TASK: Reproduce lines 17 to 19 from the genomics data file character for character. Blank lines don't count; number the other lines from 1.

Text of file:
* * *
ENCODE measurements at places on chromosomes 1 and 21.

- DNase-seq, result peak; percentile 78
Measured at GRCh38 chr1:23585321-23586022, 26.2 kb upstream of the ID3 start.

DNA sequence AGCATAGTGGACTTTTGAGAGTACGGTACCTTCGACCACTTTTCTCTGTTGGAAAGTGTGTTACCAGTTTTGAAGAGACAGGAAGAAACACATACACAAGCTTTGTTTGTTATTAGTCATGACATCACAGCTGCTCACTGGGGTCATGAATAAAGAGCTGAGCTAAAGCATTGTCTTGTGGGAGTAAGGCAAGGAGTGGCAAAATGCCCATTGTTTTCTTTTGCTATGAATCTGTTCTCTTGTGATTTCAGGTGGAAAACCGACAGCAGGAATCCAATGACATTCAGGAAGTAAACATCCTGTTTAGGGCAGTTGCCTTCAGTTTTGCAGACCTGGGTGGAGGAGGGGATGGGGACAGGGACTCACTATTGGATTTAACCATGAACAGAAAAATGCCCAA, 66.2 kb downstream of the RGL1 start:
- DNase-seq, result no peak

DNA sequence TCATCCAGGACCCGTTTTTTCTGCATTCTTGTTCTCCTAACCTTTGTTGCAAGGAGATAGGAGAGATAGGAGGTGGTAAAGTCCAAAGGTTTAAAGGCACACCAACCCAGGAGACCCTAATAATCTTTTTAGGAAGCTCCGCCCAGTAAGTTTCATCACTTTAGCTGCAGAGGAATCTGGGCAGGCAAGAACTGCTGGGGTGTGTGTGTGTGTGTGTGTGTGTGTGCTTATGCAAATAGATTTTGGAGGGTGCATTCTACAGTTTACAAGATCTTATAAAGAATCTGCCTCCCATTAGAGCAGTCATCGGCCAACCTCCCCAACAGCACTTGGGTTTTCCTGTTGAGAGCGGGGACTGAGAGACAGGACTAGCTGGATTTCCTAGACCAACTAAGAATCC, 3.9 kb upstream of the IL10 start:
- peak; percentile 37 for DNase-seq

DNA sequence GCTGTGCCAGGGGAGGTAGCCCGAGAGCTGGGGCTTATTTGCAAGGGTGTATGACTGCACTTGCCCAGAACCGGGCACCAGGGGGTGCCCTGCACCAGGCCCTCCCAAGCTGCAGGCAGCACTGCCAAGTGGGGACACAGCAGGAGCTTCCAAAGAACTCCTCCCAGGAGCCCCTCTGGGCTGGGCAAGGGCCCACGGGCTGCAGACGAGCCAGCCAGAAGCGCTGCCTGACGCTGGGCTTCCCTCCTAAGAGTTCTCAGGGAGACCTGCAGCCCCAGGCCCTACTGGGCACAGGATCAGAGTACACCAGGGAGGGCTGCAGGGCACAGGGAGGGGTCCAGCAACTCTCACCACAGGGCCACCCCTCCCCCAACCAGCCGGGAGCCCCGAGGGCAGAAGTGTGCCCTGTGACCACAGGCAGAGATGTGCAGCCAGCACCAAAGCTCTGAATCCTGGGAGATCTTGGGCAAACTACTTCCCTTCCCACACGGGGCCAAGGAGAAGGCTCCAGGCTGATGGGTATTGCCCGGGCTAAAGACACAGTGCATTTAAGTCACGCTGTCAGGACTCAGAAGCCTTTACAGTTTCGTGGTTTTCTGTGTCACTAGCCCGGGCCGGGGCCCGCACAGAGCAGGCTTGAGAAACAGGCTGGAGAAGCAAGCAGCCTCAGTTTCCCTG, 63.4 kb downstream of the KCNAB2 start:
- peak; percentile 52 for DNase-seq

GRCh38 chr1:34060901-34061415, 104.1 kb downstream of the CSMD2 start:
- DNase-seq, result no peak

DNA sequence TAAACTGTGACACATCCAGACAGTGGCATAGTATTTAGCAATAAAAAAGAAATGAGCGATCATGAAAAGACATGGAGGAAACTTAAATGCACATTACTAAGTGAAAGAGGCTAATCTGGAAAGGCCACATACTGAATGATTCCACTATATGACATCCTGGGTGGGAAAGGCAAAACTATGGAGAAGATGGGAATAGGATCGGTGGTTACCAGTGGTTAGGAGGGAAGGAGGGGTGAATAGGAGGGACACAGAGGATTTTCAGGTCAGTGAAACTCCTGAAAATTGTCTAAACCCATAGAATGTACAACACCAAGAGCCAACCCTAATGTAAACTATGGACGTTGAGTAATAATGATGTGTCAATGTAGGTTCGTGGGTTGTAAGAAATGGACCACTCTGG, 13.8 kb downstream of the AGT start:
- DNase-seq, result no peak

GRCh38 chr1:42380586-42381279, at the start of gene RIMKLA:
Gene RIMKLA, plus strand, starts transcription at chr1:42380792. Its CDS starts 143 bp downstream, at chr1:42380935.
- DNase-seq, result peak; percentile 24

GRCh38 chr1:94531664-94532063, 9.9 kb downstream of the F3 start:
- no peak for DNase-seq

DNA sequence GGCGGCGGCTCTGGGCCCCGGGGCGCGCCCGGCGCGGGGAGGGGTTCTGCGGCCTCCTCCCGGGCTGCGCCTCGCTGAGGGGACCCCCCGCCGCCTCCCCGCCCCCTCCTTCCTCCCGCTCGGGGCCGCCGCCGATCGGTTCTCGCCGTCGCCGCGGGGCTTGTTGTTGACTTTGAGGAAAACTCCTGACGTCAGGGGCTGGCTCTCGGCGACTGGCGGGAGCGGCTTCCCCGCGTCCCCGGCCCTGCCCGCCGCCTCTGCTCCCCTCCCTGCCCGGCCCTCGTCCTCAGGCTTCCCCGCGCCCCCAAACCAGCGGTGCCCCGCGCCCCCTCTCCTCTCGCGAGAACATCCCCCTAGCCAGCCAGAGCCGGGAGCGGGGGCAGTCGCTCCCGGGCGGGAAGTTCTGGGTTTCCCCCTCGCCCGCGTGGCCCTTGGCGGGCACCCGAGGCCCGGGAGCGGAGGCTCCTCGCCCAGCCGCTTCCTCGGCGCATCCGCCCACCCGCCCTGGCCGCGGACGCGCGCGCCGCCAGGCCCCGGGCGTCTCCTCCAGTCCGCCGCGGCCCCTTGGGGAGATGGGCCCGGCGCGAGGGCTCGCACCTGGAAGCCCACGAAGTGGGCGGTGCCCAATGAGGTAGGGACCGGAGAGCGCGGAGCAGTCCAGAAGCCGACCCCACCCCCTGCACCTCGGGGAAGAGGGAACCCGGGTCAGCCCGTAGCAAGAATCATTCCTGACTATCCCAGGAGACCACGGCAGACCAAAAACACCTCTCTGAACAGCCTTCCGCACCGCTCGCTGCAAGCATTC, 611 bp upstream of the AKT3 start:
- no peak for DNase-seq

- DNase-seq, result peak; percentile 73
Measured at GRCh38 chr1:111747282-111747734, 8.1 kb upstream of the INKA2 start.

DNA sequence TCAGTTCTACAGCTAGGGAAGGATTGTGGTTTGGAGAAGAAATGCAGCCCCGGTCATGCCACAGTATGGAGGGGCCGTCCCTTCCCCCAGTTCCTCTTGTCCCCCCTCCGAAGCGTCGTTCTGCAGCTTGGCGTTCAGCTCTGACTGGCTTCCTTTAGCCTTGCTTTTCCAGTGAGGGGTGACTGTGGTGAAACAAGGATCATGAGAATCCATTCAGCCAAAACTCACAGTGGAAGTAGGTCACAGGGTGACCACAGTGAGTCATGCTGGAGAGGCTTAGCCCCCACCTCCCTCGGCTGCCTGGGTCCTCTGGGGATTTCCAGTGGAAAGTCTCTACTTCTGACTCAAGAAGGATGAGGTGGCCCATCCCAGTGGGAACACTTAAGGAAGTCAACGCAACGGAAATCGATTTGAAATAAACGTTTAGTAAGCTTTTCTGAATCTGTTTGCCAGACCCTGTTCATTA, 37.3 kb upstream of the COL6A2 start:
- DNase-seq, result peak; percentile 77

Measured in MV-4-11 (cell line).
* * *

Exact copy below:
GRCh38 chr1:94531664-94532063, 9.9 kb downstream of the F3 start:
- no peak for DNase-seq

DNA sequence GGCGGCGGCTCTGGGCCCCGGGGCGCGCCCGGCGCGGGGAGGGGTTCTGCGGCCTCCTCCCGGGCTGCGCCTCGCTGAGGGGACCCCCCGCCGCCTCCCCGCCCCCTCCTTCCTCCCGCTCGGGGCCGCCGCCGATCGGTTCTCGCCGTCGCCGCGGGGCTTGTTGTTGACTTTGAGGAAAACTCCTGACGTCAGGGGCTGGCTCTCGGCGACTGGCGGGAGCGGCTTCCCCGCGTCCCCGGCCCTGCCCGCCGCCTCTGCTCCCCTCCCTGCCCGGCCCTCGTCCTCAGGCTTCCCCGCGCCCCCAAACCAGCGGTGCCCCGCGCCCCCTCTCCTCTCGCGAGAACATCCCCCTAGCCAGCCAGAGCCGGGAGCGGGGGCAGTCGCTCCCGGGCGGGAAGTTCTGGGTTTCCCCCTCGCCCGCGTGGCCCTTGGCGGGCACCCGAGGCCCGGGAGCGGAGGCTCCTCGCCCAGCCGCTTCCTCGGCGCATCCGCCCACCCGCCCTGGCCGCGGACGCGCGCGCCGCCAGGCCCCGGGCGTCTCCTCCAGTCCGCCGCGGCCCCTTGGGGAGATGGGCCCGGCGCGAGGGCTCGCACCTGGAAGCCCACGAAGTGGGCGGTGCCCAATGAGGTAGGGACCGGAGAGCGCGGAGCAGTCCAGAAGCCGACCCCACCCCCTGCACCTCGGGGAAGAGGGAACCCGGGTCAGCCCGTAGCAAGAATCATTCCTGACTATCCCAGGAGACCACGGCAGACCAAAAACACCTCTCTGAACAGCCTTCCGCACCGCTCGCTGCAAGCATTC, 611 bp upstream of the AKT3 start: